This post was originally published on my blog, at platis.solutions.
During the last one year and a half I have been part of a voluntary initiative between the University of Gothenburg and the 1st Gymnasium of Rhodes which aims to introduce secondary school students to STEM through Maker and T-shaped education. As the first cycle of this project comes to a conclusion, it is time to write a short retrospective experience report. Let’s take it from the beginning.
During the autumn of 2015 along with the secondary school teacher Aggeliki Nikolaou from the 1st Gymnasium of Rhodes and associate professor Imed Hammouda from the University of Gothenburg, we took the decision to undertake an initiative that would introduce students to STEM in a different way. The students were tasked to think like Makers and get acquainted with various sought-after skills in the industry, like software engineering, agile processes, product development, 3D modeling and printing.
To kick this off the students, who called themselves Roboholics, were tasked to create an autonomous vehicle that would be able to drive itself around a track. They would adopt the Smartcar platform, also used by undergraduate students in the University of Gothenburg, as the software and hardware basis of their vehicle. The ultimate goal was admittedly very ambitious (see working examples), but precisely this was the strongest incentive for the young Makers.
The students held weekly meetings during weekends and after school to work on their autonomous car. They also received a series of workshops and exercises to enhance their programming skills, as they had practically no previous knowledge. For the exercises, we used CodeCombat for gamified learning, Youtube videos for tutorials and assignment descriptions, an Arduino simulator, GitHub Classroom and deployed code on the actual car when necessary. The assignments aimed to quickly ramp up their coding abilities and prepare them for the primary goal, which was to drive autonomously around the track. Watch a video from their efforts below.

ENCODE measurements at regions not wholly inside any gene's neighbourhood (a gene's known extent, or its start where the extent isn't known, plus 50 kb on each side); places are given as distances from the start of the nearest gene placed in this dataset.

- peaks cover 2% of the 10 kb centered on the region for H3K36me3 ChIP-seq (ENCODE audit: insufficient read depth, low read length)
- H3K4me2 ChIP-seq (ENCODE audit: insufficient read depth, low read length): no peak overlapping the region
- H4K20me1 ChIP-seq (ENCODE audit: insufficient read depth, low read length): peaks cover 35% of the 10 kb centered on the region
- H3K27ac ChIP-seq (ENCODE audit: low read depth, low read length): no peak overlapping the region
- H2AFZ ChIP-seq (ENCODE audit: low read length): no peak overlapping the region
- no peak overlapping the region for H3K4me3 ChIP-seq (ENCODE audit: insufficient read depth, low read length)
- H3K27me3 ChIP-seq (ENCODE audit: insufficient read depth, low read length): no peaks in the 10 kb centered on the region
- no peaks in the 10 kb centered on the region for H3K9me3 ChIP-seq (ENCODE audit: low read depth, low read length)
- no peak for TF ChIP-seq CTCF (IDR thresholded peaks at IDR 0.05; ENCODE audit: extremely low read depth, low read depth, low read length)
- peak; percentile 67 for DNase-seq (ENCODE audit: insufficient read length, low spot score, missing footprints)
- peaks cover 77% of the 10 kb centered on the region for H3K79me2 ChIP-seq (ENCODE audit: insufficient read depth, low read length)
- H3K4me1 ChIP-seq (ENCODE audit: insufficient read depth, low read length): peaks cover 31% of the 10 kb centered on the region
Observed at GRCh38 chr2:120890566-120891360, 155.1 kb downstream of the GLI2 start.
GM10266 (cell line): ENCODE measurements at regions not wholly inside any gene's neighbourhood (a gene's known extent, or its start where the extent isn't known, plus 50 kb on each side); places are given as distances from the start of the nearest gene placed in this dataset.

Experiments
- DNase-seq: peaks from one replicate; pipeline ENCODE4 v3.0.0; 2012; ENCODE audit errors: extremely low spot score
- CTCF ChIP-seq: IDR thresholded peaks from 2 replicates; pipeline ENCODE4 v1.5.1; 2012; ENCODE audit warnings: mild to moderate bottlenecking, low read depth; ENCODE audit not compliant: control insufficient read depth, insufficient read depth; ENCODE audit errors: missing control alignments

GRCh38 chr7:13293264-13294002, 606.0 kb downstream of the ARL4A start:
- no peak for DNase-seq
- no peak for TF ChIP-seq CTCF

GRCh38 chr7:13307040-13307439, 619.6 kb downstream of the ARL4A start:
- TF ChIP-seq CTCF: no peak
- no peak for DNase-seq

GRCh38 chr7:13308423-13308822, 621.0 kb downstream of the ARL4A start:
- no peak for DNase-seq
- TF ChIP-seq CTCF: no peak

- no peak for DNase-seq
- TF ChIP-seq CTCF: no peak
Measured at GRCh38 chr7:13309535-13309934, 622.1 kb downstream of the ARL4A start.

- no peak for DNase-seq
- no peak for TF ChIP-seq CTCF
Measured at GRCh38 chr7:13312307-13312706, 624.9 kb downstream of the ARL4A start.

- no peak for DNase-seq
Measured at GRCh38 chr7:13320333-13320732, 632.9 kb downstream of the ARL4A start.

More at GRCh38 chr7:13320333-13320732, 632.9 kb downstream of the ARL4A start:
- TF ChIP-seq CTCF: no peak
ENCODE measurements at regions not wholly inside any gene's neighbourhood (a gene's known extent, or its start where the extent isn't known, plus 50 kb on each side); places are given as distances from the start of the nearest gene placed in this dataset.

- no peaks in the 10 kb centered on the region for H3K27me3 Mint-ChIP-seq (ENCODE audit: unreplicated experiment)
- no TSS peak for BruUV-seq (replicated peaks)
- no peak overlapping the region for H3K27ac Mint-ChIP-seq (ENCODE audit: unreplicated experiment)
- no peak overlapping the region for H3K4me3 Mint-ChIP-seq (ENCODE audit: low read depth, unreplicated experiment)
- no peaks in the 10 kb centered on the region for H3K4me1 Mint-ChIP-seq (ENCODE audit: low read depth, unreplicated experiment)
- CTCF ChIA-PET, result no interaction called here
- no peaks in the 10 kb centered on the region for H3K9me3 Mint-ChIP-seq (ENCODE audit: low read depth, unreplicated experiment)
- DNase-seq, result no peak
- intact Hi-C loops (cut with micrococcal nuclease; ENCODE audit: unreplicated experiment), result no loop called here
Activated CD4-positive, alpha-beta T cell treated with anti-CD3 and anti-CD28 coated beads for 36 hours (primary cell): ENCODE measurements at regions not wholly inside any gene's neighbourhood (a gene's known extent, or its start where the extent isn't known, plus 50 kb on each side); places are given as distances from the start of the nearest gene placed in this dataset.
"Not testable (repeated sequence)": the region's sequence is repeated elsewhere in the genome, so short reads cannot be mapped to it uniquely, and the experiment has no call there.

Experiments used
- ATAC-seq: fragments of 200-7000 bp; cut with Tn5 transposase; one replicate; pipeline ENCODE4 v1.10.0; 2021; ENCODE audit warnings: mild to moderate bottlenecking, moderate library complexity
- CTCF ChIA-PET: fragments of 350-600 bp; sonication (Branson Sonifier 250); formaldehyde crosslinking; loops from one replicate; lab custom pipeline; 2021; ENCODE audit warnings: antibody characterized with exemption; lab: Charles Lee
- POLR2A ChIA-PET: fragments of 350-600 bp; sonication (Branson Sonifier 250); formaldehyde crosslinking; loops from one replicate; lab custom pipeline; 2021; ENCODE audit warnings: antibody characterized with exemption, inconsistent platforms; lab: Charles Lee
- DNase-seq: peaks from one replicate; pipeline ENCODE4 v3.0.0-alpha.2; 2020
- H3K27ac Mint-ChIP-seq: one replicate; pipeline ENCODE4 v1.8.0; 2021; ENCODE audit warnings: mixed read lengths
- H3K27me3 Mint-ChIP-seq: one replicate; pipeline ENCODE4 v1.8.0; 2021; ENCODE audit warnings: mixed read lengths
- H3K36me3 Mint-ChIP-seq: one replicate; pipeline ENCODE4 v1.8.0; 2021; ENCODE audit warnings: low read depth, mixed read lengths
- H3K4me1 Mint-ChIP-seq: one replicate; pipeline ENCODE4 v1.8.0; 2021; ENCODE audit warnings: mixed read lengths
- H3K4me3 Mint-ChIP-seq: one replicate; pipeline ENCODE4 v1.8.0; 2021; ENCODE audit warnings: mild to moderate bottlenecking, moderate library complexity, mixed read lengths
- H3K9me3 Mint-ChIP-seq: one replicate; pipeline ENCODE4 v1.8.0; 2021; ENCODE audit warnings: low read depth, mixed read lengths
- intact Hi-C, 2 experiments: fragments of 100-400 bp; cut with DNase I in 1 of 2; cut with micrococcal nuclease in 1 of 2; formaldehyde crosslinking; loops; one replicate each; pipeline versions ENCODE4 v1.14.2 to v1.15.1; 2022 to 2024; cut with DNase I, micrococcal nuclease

From my point of view, the main difficulty was to convince the students to abandon the “school mindset” and stop seeing this as “a class” where they were expected to passively accept knowledge. In this setup, they had to seek knowledge, they had to “learn how to learn” and, as the utilized material is open source, benefit from the international community. It was very challenging to get most students to practice and work by themselves, outside the weekly meetings. Thinking of it now, this mentality is even prevalent on a university level, so it should not come as a surprise. After all, students at that age in Greece are typically busy with all the extra (private) classes they have to take to achieve top performance, therefore expecting them to teach themselves programming on their spare time is not very feasible.